“Help! There’s been an accident!”
A man jogs up to me and my partner, Read McCulloch, to tell us what happened. “I was mountain biking with my girlfriend, and she just popped off this jump and slammed into a tree. She’s not moving! Please help!”
McCulloch and I grab our first aid bags and the rest of our equipment and follow him down the path. We find a woman’s body crumpled against the base of a tree. Her face and hair are splashed with blood, and her arm is at an odd angle. Before approaching her, we make sure it is safe and snap on latex gloves, and then Read goes straight for her head, clamping it between his hands as I shout close to the woman’s face, “Hey, are you OK? What happened?”
Nothing. My mind goes through everything that I’m supposed to remember: scene safety, putting on gloves, and “ABC” – Airway, Breathing, Circulation. She’s bleeding, but that’s “C.” Breathing comes first. Check her airway!
I’m kneeling not beside a mountain-bike trail but on a trimmed lawn on the south campus of CU-Boulder. A dozen other groups of my fellow trainees are doing the same, probing bloody foreheads and pretending to ease dislocated shoulders into their sockets while students walk by on the way to the gym, earbuds in, barely noticing.
The blood is fake, of course. I know this, just as I know the mountain-bike story is fiction, but the adrenaline is real as I “look, listen, and feel” for a breath. There it is. Now, does she have a pulse?
I am in Wilderness First Responder (WFR) Recertification (800-710-6657 or nols.edu/wmi), a “three-day scenario-based course to review and practice evacuation and decision making guidelines” offered by the National Outdoor Leadership School’s Wilderness Medicine Institute. Our current chapter: “Fracture Management, Traction Splinting, and Dislocations.”
WFR training – the initial class is an 80-hour intensive – is the industry standard for outdoor professionals such as park rangers, search-and-rescue teams and wilderness-trip leaders. I take this three-day recertification every couple of years and have used the skills while working as an Outward Bound instructor, wildland firefighter and international trip leader. My WFR training also comes in handy in the front-country – on the playground at the school where I teach and at home with my daughters.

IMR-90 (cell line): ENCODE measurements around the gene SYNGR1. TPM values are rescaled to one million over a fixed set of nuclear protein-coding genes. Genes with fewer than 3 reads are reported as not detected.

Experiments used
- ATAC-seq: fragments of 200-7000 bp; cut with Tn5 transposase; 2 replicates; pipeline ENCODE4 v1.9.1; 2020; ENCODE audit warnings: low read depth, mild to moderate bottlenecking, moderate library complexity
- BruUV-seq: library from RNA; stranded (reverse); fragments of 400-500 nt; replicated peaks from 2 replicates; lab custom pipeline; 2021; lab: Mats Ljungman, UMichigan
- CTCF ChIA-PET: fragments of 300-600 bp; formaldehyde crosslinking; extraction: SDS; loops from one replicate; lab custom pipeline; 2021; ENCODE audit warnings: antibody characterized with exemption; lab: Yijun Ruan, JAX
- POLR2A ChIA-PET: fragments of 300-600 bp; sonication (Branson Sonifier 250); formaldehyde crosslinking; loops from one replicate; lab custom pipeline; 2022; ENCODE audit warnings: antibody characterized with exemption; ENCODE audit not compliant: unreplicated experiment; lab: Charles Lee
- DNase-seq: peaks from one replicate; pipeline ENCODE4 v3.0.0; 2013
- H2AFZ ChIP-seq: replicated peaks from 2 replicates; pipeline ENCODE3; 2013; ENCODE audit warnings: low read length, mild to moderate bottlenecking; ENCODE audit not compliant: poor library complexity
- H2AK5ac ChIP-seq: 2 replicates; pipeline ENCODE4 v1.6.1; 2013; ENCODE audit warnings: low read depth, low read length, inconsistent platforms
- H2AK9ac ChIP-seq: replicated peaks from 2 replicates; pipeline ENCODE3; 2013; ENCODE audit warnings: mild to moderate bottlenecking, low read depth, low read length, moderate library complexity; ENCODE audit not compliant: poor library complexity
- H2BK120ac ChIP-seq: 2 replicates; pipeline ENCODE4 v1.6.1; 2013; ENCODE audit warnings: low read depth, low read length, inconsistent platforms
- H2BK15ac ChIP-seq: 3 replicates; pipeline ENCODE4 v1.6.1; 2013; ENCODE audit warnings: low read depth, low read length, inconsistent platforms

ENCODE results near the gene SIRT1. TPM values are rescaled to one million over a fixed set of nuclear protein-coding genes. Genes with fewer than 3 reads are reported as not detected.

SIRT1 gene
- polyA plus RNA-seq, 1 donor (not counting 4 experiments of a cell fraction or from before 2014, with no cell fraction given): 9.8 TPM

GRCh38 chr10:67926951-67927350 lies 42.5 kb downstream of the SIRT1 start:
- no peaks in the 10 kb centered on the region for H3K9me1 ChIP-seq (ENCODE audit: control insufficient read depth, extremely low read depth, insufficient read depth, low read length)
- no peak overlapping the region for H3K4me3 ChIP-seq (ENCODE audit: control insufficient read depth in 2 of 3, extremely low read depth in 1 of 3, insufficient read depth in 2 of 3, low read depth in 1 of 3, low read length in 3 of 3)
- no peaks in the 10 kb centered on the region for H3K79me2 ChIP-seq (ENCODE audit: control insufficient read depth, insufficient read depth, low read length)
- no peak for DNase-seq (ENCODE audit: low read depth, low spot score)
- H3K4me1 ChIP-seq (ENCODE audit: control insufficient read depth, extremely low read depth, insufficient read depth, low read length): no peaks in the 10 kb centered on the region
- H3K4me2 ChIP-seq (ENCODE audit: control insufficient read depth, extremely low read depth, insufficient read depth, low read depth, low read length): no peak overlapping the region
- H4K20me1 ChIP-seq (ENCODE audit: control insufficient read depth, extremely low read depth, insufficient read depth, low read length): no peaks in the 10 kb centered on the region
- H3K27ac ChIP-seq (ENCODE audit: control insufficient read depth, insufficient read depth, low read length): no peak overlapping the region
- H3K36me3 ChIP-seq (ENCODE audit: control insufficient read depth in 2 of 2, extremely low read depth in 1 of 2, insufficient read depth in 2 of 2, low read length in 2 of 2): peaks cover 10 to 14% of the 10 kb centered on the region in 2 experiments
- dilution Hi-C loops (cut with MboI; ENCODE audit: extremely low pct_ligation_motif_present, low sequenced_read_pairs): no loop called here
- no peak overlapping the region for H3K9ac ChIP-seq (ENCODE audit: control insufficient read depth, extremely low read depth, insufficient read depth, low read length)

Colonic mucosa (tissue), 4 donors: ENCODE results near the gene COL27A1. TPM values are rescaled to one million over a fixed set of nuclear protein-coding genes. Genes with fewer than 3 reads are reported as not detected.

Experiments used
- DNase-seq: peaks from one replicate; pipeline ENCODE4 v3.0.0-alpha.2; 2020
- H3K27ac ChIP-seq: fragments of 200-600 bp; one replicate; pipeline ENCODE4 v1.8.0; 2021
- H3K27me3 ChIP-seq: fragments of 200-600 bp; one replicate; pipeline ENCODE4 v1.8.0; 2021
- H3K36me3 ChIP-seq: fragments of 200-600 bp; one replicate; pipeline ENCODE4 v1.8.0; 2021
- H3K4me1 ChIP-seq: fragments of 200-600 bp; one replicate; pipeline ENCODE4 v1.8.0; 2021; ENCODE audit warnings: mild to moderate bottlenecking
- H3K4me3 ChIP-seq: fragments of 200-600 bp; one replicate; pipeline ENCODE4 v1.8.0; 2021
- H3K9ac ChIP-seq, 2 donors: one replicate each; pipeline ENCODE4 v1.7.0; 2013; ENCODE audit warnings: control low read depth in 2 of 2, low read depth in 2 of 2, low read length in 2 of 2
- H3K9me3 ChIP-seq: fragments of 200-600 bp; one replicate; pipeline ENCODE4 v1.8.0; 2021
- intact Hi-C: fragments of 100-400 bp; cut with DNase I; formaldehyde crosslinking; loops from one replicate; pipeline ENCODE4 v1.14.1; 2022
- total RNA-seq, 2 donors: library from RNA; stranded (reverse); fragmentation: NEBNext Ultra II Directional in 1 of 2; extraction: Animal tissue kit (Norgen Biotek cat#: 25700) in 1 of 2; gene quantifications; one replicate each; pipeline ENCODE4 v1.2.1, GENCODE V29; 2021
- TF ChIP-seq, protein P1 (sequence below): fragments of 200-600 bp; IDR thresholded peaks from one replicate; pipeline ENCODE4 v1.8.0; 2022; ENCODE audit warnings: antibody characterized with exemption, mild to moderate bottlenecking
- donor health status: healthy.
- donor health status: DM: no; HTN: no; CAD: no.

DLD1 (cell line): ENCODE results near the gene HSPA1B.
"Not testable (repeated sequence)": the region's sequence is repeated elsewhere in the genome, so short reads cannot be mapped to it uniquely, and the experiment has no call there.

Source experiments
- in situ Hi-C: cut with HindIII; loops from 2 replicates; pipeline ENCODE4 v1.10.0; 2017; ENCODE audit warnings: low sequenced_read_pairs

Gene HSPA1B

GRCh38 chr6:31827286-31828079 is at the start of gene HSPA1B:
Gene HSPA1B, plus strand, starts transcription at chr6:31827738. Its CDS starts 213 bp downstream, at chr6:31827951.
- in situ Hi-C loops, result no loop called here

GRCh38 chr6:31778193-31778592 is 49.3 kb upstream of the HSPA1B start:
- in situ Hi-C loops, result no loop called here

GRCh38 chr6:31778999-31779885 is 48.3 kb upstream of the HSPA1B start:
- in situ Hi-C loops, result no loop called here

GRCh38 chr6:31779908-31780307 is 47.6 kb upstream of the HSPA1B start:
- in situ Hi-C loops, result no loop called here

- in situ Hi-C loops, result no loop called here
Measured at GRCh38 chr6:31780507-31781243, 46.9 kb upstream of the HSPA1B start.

As for McCulloch, he is a nonprofit director from Buena Vista who plans to use his WFR skills (or, he hopes, not use them) as a Peace Corps Volunteer in Peru, where he and his wife are headed in a few months.
In this context, wilderness is defined as being an hour or more away from a hospital, which describes many of the areas in Colorado and the West, especially those “where we like to have our fun,” as my instructor, Ryland Gardner, puts it. Gardner is a backcountry ski guide with Paragon Guides and a volunteer firefighter in Lyons who has been teaching WFR courses since 2005. “There are inherent risks” in backcountry recreation, he says, “which is part of why we do it.”
Still, WFR training is about more than building traction devices out of canoe paddles and bear saliva. It is, our instructors repeat, about using good judgment and practicing careful patient assessment skills to help develop the ability to know when not to call in the cavalry.
Dialing 911 from the backcountry, says Gardner, though often life-saving, sets off a chain of events “which may put even more people at risk.” WFR training helps a rescuer stay calm and understand just how injured a patient really is.
My patient blinks awake. She looked pretty hurt, but she is better now and remembers everything. After determining that she does not have a head or spine injury and the cuts are superficial, McCulloch and I treat and immobilize the woman’s hurt shoulder. Then we decide to walk her to the trailhead.
Joshua Berman can be found on the Web at JoshuaBerman.net and on Twitter at @tranquilotravel.